At first I thought the idea of a cloud-based antivirus was stupid, because it would only work while I’m online. Then it occurred to me: why the heck do I need an anti-virus when I’m offline?
As the name suggests, Panda Cloud Antivirus stores its virus definitions online. There’s an upside to this: your definitions are always up to date. There’s a downside, too, however: your anti-virus is constantly making use of your network connection.
I’d say this is a really good idea for underpowered PCs with constant access to the net. Like, say, a netbook. But if you’ve got a netbook you shouldn’t be using Windows anyway; switch to Jolicloud and you’ll have a functional netbook operating system immune to practically every virus.
Comodo Firewall + Antivirus
Comodo is best known for its free firewall, but it also offers a bundled firewall and antivirus program. While the Comodo firewall isn’t the easiest to use, and the antivirus doesn’t include protection for non-virus forms of malware, this one’s worth mentioning if you’re looking for a free security suite which includes both a firewall and anti-virus protection.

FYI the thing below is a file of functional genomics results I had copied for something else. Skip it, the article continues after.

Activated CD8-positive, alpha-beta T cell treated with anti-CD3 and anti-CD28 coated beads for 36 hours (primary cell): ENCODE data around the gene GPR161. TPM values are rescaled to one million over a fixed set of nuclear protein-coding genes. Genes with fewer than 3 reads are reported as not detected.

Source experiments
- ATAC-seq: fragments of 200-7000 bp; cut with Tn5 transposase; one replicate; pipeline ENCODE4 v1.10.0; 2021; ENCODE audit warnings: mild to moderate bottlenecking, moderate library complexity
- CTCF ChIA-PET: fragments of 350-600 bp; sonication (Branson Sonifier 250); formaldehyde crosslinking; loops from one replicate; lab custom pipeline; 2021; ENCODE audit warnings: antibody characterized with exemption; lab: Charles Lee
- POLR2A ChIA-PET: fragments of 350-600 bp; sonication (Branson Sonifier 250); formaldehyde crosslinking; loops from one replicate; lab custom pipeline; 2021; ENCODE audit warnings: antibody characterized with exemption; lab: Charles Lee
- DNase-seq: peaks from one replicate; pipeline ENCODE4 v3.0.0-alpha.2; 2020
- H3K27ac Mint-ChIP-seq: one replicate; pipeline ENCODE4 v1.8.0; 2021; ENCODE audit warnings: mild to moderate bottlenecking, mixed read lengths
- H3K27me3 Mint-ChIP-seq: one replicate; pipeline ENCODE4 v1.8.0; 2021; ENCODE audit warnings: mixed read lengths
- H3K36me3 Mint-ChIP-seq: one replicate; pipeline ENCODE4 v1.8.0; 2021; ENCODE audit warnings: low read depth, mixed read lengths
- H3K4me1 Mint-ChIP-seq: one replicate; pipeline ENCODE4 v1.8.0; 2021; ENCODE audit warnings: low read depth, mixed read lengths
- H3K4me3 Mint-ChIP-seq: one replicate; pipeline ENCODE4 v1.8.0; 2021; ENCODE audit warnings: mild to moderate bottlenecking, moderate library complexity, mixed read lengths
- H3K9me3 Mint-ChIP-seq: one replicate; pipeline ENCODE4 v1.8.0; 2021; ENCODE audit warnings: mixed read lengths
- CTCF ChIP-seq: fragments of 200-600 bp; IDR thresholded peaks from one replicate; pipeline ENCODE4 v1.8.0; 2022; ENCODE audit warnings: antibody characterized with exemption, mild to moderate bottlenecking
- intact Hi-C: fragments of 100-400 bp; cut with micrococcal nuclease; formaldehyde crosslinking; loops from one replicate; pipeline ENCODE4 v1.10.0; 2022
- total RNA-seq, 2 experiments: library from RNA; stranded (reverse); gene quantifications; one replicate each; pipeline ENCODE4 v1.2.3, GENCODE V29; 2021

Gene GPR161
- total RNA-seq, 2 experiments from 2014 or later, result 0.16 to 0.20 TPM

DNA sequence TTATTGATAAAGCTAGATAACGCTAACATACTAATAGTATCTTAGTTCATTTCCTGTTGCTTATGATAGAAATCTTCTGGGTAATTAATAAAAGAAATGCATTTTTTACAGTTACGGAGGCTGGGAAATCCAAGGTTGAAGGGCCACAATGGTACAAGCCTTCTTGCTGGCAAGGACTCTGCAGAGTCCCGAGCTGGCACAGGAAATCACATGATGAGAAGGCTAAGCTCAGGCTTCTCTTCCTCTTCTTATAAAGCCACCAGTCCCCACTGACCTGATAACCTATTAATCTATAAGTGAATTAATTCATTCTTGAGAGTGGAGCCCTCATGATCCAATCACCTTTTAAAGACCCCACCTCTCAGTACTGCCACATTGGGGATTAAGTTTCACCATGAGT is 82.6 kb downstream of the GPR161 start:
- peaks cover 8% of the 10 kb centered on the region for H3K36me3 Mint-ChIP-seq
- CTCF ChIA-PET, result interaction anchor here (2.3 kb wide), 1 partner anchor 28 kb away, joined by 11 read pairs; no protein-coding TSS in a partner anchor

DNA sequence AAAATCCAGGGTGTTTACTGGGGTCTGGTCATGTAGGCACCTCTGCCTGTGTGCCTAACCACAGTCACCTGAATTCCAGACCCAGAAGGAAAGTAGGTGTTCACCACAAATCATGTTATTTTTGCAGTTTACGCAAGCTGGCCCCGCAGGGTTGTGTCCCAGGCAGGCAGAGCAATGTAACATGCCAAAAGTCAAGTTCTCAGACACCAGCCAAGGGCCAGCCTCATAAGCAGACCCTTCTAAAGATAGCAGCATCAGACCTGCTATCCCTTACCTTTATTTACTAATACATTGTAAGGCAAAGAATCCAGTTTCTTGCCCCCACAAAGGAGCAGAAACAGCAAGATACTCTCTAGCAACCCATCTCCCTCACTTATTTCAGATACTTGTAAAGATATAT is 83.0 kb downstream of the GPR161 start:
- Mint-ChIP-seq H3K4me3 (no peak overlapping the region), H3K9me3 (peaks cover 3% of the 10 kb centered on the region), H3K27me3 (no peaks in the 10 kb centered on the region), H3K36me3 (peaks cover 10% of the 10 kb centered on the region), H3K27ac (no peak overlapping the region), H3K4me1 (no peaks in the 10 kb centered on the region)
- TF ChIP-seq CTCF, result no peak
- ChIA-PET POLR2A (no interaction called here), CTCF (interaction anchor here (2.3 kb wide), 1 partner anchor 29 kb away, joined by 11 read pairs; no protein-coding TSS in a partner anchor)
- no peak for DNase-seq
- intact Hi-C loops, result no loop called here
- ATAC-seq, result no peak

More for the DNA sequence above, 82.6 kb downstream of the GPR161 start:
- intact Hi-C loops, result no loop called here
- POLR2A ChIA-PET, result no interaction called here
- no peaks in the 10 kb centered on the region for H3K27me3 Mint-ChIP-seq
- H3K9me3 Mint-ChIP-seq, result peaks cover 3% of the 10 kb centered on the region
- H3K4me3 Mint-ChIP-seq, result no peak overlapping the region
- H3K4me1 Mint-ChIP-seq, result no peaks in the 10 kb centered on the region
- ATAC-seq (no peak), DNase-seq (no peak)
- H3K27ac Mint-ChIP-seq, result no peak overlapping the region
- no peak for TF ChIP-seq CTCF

Common Sense 2011
This one’s unusual in that it’s free and considered by far the best protection out there, yet can’t be downloaded anywhere. Without it, however, even the best security software is rendered useless.
If you haven’t already figured this out, Common Sense 2011 isn’t a product you can download so much as it is a state of mind. If you’re going to be free of viruses and malware you need to use your head while browsing the web. The most important thing to remember is this: if something sounds too good to be true, it probably is””and your computer will probably be compromised.
Free porn usually isn’t. Warez are best to be avoided altogether. Nigerians that need your help transferring money are never actually princes or princesses. You get the idea: avoid shady sites online and you’ll find you’ll get far less malware on your machine.
There are a lot of great free anti-virus programs out there, but what you use is mostly a matter of preference. Myself, I use Microsoft Security Essentials on my Windows machine because it’s free, lightweight and will never ask me for money. But I also make sure I always have Malwarebytes on my thumb drive for quickly removing viruses and malware from the computers of friends and family.
What about you? Which free anti-virus do you prefer? Commenting is good for you, so do so!